The Industrial Revolution helped change and bring prosperity into the world of manufacturing. As time passed, procurement gradually gained a larger role in the scope of manufacturing and order fulfillment. By the mid-1950s, procurement had become a commonplace aspect of minor business, and procurement was almost comparable to secretarial work. However, modern technologies are dramatically changing procurement trends and how procurement professionals operate and their role in the company. Let’s take an in-depth look at procurement’s new and bigger and exciting role in the modern manufacturing and shipping industry.
Manufacturers have often been limited in their capability to extend procurement processes by internal IT departments and physical ability to handle complex, massive orders. As a result, procurement seemed to have a technical speed limit. However, developments into the use of cloud-based technology in the last 10 years have made advanced analytics and processing capabilities near limitless. As explained in a Next level Purchasing Association Whitepaper, the next level of procurement trends in the supply chain is going to focus on how technology improvements in speed, reliability, and accessibility can be leveraged to benefit the supply chain.
Strong procurement processes are vital to the success of any business or enterprise, and procurement professionals are responsible for all order invoicing, customer-company relationship management, and customer service across the scope of the organization. However, many of these processes are becoming increasingly automated.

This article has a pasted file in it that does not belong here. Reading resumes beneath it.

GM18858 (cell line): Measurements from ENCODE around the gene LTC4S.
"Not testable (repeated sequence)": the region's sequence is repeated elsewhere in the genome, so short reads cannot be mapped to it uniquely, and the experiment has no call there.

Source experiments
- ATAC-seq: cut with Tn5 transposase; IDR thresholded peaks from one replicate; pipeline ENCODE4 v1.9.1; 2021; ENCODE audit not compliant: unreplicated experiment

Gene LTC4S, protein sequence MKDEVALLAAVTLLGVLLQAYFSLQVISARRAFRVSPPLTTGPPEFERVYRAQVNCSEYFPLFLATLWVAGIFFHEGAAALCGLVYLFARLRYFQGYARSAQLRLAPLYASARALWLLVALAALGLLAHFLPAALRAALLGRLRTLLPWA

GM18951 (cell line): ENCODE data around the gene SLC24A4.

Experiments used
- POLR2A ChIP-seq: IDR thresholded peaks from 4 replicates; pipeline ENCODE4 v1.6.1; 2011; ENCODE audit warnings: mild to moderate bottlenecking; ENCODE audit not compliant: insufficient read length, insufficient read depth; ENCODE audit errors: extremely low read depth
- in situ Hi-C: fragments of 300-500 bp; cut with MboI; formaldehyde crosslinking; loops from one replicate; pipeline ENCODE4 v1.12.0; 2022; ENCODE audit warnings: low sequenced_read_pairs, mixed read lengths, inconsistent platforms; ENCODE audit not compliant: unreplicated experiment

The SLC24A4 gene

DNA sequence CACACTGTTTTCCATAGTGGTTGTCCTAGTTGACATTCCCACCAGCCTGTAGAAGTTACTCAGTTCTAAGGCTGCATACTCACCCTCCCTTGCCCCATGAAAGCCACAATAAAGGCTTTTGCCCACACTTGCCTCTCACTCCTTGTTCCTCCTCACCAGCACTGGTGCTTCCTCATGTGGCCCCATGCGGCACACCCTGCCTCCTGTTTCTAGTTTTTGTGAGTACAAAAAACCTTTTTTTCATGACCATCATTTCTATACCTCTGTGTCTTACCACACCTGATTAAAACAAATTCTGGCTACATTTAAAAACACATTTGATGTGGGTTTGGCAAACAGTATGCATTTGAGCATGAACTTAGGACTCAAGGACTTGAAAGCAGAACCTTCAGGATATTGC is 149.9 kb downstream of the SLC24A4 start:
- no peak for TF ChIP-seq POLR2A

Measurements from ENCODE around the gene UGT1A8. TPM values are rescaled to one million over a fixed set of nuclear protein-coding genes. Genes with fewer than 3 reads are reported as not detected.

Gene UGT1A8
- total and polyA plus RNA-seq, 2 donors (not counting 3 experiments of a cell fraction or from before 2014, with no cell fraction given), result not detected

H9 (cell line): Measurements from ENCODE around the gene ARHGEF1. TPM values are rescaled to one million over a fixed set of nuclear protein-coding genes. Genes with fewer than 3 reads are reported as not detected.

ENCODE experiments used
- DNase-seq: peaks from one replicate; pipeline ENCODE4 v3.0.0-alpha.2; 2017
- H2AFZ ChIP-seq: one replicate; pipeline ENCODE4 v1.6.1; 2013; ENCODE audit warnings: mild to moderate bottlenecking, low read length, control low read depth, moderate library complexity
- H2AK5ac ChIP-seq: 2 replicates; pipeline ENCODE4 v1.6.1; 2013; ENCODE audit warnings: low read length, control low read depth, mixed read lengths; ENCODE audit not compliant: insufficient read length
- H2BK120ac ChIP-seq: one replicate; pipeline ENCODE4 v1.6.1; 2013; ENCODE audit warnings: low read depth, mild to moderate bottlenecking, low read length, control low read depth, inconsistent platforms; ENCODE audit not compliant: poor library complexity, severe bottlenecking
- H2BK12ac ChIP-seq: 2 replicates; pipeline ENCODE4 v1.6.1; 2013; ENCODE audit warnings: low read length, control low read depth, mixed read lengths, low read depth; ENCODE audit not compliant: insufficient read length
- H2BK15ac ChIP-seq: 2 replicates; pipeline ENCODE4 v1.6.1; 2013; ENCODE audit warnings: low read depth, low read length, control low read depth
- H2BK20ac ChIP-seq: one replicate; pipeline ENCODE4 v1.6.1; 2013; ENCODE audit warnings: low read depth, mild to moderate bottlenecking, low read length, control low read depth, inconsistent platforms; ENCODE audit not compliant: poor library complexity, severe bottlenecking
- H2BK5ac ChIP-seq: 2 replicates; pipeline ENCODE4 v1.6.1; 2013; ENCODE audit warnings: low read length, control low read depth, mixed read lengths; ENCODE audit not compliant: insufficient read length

In our recent blog post on the future of procurement, we discussed how the majority of respondents in a given survey reported procurement as a long-term career in manufacturing. However, some procurement professionals still see procurement as a simple stepping stone, but this stepping stone may actually be in the direction of achieving positions within upper-level management. According to Mickey North Rizza, for some organizations, advanced procurement processes and technologies are already in use for improving collaboration among the top strategic partners in planning, managing, and implementing changes throughout an organization.